During the Covid-19 pandemic, the very strict lockdown measures imposed by the Indian government made life very difficult. Faced with travel bans and a sudden inability to work, Indians were obliged to fall back on their families and communities in order to survive. A state of affairs which reactivated longstanding systems of protection and dependency.
On 24 March 2020, Indian Prime Minister Narendra Modi put the country and its 1.4 billion inhabitants under strict lockdown. The borders were closed, travel was forbidden and Indians were ordered to stay at home. Seasonal migrants who had been working in the cities swiftly returned home, leading to a massive exodus into rural areas. For a period of several months, until the late Autumn of 2020, residents of these rural regions were obliged to scrape by without work and without wages, while food prices increased steeply as a result of disruption to transport networks.
How did people survive in such conditions? “Our studyfocused on Tamil Nadu state, in south-east India, where people immediately fell back on family support networks during lockdown,” explains Jalil Nordman, an IRD economist and member of the LEDa-DIAL research team. “Only 25 % of households were able to access enough food during lockdown, and a vast majority – 76% of the people we surveyed – saw a decline in the quality of the food they consumed. Those on the lowest rung of the caste system, the dalit, formerly referred to as “untouchables,” turned to the government’s food distribution programme. Free rations of basic staples such as rice, lentils, cooking oil and sugar were handed out to all those with state-issued ration books.”
But these rations were not sufficient to prevent some dalit from being obliged to turn to their employers, who generally belong to a superior caste, looking for loans or for work. Many people thus ended up juggling multiple jobs and loans, exacerbating their dependency on members of the superior castes. Lockdown also reinforced existing forms of inter-caste dependency, as well as fostering greater homophilyThe tendency of individuals to associate with similar people, i.e. other individuals in similar socioeconomic circumstances within castes.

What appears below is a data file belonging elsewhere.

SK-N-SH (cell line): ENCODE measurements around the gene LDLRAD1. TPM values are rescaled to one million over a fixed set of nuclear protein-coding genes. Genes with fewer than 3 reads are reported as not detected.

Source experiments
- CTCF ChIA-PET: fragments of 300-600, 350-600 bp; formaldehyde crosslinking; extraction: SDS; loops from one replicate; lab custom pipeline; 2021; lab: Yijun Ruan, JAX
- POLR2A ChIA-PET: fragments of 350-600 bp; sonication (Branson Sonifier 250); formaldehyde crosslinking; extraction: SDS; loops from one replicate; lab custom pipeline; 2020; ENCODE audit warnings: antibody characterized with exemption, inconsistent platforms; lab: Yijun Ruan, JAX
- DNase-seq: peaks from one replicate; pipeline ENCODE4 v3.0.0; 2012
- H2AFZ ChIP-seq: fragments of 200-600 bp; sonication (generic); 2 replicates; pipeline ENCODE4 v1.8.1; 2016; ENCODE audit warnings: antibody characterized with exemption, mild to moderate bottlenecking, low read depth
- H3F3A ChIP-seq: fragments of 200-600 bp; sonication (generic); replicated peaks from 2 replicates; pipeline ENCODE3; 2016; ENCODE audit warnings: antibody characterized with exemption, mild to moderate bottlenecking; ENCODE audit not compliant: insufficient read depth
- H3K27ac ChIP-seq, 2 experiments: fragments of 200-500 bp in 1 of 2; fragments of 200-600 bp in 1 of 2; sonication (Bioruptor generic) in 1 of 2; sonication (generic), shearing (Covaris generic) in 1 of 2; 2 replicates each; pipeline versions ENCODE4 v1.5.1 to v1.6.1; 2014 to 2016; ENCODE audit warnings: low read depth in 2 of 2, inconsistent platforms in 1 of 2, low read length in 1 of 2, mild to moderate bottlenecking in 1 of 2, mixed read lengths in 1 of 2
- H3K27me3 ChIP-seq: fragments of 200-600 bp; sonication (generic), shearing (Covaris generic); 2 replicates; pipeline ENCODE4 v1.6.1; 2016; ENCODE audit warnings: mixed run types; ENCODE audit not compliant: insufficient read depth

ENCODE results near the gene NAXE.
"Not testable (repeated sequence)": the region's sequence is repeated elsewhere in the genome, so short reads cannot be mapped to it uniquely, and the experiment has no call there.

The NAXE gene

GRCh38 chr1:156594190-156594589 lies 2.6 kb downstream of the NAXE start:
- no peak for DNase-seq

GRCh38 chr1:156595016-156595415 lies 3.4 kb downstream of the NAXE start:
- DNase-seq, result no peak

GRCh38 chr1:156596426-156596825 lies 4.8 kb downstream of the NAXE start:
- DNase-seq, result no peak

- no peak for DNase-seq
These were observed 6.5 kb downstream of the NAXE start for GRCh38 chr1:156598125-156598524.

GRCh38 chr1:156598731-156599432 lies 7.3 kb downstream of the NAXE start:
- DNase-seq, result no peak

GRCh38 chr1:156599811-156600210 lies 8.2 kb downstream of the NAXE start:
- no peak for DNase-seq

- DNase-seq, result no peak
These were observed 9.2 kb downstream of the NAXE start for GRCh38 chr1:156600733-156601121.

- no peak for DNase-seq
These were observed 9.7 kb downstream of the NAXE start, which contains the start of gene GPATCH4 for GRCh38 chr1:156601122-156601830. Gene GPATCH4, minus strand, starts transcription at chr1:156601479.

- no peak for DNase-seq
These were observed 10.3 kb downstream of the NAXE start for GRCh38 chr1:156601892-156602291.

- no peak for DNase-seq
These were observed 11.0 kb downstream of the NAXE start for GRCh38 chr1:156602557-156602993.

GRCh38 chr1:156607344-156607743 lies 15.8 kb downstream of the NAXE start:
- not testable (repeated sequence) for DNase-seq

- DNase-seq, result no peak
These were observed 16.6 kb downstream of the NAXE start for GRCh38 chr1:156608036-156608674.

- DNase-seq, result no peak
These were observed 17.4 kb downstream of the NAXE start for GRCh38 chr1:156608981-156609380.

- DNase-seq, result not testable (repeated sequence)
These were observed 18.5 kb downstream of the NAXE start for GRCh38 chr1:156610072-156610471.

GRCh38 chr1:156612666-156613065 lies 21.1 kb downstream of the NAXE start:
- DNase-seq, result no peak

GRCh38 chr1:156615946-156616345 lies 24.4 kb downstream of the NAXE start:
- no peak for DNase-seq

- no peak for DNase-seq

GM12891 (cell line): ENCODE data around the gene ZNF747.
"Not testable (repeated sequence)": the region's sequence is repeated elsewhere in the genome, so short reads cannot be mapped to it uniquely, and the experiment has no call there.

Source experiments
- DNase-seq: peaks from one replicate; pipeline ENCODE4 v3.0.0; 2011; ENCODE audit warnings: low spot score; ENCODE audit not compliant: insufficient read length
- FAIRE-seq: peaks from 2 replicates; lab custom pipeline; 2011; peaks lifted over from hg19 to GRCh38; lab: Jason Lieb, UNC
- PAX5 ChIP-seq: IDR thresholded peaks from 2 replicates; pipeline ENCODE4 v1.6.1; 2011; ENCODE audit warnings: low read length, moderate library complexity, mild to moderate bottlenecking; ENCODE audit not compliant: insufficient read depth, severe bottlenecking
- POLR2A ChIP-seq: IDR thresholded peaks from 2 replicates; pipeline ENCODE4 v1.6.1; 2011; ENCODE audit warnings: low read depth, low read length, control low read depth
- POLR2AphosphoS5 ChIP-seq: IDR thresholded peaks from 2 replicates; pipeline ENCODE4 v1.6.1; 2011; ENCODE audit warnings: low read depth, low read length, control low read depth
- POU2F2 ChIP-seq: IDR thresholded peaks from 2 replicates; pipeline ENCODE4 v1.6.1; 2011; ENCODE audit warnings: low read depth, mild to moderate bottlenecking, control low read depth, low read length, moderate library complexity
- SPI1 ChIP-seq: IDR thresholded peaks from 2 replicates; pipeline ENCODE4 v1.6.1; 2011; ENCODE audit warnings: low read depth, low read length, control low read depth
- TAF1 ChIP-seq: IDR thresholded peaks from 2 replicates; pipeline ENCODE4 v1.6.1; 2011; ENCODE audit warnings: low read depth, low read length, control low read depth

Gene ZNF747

“In Tamil Nadu, a highly dynamic region with well-developed industrial and transport infrastructure, members of the upper castes have increasingly moved from the country to the cities over the past decade, selling their land to members of the intermediate castes,” the researcher continues. “The latter have thus become the ‘dominant’ force in rural areas, and during lockdown, and the Covid crisis in general, they helped each other out. The dalit, on the other hand, had no choice but to turn to these intermediate castes for help, reactivating old forms of caste patronage founded upon asymmetrical obligations, with the dominant castes taking on the role of protector while the lower castes are kept in submission.”
These social mechanisms are a recurring feature of periods of crisis. In November 2016, when the Indian government decided to demonetisei.e. withdraw from circulation its two most widely-used bank notes, the country was plunged into chaos for months. Indians suddenly found themselves without enough cash to meet their daily needs, and had to rely on intra-community solidarity just to survive. Members of the lowest castes, not endowed with effective, diversified interpersonal networks, thus became more dependent upon their employers, which is to say on members of the superior castes.
“With the demonetisation strategy, the government was looking to stifle informal exchanges and transactions, and with lockdown the goal was for the Indian people to isolate. In both cases, they actually had the opposite effect. Mechanisms of professional and financial dependency were reactivated and had a major impact,” concludes Jalil Nordman.